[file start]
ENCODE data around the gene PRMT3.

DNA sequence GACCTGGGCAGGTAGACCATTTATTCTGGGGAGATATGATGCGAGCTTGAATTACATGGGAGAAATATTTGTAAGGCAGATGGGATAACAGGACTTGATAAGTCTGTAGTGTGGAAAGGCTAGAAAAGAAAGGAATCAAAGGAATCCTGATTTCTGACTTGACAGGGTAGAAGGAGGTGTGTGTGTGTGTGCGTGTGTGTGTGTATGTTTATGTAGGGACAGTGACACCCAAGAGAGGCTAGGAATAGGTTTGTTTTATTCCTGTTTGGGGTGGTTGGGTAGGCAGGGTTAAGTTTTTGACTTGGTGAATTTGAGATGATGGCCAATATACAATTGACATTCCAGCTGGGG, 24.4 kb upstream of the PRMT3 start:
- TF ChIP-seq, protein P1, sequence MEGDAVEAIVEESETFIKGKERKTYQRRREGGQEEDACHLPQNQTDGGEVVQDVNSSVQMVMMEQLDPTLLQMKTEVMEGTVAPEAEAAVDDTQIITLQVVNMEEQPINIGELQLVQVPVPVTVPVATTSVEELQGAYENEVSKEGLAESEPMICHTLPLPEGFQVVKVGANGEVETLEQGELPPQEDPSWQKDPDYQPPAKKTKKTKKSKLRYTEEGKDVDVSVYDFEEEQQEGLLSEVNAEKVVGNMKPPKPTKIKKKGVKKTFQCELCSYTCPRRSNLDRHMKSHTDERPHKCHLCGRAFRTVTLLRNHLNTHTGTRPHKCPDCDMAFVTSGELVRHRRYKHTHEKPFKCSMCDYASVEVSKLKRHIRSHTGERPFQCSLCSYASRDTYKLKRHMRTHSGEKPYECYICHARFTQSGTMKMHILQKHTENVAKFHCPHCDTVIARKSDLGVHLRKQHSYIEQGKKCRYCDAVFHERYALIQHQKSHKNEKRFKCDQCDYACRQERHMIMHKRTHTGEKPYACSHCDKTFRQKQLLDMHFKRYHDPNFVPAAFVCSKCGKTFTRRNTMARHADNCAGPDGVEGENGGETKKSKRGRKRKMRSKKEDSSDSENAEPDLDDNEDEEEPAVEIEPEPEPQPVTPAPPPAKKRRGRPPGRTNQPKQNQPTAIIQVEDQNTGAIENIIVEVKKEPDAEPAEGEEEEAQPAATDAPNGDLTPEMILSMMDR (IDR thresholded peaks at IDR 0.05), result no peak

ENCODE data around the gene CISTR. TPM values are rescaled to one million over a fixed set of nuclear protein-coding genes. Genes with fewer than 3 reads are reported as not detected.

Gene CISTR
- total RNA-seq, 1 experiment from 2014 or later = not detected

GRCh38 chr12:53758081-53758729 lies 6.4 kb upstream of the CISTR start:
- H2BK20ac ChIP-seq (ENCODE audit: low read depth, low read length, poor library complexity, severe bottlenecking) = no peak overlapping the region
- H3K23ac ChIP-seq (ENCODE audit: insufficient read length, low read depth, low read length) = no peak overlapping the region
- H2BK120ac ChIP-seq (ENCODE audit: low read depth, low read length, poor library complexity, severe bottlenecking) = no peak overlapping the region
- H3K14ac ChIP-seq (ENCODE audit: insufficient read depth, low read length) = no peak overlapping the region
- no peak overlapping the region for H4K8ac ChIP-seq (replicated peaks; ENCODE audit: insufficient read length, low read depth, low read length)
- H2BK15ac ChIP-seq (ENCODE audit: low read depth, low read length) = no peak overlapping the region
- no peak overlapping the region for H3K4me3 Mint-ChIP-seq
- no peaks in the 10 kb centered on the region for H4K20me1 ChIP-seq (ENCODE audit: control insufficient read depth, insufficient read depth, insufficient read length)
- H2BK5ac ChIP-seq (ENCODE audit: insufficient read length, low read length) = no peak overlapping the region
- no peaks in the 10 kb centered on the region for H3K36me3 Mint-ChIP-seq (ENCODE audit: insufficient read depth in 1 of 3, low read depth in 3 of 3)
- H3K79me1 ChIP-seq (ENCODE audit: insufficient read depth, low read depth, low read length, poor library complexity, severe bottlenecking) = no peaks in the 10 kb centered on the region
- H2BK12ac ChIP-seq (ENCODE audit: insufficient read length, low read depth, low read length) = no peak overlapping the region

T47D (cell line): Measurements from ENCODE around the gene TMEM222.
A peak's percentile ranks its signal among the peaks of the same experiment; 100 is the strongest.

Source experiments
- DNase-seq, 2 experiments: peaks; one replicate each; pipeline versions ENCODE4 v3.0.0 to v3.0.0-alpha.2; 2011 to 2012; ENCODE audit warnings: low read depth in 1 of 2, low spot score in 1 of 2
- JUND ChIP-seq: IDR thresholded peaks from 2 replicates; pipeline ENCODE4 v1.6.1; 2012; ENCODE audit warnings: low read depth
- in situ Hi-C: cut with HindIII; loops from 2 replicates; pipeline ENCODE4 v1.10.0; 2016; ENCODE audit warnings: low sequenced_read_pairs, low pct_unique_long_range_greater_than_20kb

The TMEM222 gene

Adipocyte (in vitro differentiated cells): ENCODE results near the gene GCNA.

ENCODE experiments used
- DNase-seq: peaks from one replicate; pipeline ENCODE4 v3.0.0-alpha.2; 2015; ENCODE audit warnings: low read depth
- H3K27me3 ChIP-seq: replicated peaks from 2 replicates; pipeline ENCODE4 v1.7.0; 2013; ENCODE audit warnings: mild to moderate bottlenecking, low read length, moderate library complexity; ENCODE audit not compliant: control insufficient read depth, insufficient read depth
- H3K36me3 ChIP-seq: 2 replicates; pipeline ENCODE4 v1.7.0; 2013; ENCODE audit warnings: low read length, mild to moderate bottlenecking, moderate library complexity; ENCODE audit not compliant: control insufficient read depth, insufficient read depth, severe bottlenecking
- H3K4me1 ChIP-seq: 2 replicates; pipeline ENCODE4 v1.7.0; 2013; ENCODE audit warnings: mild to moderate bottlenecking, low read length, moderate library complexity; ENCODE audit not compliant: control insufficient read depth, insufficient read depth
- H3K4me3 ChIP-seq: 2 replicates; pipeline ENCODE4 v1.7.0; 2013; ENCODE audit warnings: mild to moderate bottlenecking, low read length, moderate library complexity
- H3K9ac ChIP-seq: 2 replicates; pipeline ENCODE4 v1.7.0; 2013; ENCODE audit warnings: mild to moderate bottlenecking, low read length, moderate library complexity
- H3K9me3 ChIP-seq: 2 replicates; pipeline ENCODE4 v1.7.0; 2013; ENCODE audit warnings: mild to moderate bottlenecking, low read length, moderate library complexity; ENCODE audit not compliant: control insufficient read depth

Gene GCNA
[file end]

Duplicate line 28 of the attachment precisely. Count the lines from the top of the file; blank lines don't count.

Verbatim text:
ENCODE experiments used